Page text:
SOURCE: The Fraser Institute

The Fraser Institute

October 29, 2016 05:30 ET

Fraser Institute News Release: Quebec private secondary schools outperform public schools in annual ranking

MONTREAL, QC --(Marketwired - October 29, 2016) - Quebec's private secondary schools far outperformed the province's public schools, but some public schools are improving, according to the Fraser Institute's annual school ranking released today.

Of the province's top 100 best performing secondary schools, 86 are private schools despite private schools comprising less than 30 per cent of all secondary schools in the province.

But some public schools have shown they can equal or even surpass private school results. Le Tandem, a public school in Victoriaville, has an average overall rating of 8.3 out of 10 over the last five years. By comparison, a Victoriaville private school, Collège Clarétain, achieved an average score of 8.0.

And Le Boisé, another public school in Victoriaville -- where the average income for households with children is below the provincial average -- is improving quickly even though 32 per cent of its students have special needs.

"Year after year, the report card shows that strong academic performance and improvement is possible at any school regardless of its affiliation or the socio-economic status of its community," said Peter Cowley, the Fraser Institute's director of school performance studies.

The Report Card on Quebec's Secondary Schools 2016 ranks 459 public, private, Francophone and Anglophone schools based largely on results from provincewide tests in French, English, science, mathematics and history.

It finds that 44 secondary schools in the province -- 34 of them public -- have improved their performance over the past five years. The fastest improving public school is Antoine-Roy in Gaspé, which improved its score from 2.5 out of 10 in 2011 to 6.1 in 2015.

However, there are also 35 schools in Quebec that experienced declining performance, with Séminaire Marie-Reine-du-Clergé, a private school in Lac-St-Jean, showing the fastest decline from 8 out of 10 in 2011 to 4.4 in 2015.

"No type of school has a monopoly on improvement, but where schools are not improving, or worse declining, parents should ask why," Cowley said.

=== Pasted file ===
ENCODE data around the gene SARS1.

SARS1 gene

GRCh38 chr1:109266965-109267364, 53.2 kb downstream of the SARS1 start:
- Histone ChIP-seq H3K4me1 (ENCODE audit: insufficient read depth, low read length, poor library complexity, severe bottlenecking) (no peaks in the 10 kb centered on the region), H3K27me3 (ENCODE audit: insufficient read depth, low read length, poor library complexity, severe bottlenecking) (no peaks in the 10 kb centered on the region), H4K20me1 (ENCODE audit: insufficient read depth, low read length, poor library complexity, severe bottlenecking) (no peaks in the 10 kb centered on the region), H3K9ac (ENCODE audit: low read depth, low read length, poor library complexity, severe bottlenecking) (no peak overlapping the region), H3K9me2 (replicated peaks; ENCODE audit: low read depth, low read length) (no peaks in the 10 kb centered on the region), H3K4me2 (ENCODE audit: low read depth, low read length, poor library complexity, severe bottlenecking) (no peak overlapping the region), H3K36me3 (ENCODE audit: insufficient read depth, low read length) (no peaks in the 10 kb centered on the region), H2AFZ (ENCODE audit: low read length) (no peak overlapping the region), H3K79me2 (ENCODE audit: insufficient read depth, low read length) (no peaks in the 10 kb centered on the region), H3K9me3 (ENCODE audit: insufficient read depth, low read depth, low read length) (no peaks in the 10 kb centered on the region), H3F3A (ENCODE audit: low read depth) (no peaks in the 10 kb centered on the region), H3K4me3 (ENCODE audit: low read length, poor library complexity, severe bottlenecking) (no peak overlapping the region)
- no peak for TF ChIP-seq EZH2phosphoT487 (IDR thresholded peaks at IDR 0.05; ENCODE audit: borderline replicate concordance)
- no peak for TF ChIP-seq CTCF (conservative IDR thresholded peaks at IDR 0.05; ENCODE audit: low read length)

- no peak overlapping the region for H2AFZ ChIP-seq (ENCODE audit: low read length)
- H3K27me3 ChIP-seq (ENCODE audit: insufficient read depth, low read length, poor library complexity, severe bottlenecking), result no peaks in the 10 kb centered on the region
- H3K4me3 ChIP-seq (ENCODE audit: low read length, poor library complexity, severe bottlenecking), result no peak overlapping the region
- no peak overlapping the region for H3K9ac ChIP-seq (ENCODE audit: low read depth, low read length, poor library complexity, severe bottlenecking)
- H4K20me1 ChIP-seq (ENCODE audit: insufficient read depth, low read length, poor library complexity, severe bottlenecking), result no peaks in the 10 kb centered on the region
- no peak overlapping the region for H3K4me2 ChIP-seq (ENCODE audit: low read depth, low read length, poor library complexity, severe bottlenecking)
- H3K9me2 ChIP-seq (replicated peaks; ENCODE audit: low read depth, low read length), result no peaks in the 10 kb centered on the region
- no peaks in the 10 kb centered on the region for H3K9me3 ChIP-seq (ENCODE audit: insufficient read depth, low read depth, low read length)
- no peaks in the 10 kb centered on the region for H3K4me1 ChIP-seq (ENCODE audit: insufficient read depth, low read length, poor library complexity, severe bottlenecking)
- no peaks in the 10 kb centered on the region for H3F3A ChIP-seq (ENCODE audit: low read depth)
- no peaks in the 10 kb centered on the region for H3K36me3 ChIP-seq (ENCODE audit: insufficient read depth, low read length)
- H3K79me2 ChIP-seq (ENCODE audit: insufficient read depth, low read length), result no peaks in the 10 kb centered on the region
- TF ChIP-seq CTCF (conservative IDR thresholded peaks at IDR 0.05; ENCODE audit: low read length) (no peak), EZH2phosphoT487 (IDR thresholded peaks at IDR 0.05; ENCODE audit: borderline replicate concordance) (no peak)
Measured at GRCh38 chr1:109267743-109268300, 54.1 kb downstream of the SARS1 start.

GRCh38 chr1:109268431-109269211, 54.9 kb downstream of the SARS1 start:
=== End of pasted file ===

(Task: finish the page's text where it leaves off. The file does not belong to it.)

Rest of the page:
The report card also found female students performed better than males in all three of the different math courses in both English and French. Girls in French schools averaged 70.9% on their exams while boys averaged only 68.2%. In the English sector, girls averaged 66.3% on the three exams while boys achieved 64.3%.

In fact, girls achieved higher math scores than boys in 72 per cent of the schools ranked in the report.

Detailed results of all 459 schools can be found at www.compareschoolrankings.org.

MEDIA CONTACT:
For French-language media:
Yanick Labrie, Senior Fellow, Fraser Institute
(Montreal)
Cell: (514) 893-1737
Email: communications@fraserinstitute.org

For English-language media:
Peter Cowley, Director of School Performance Studies, Fraser Institute
(Vancouver)
Cell: (604) 789-0475
Email: peter.cowley@fraserinstitute.org

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The Fraser Institute is an independent Canadian public policy research and educational organization with offices in Vancouver, Calgary, Toronto, and Montreal and ties to a global network of think-tanks in 87 countries. Its mission is to improve the quality of life for Canadians, their families and future generations by studying, measuring and broadly communicating the effects of government policies, entrepreneurship and choice on their well-being. To protect the Institute's independence, it does not accept grants from governments or contracts for research. Visit www.fraserinstitute.org

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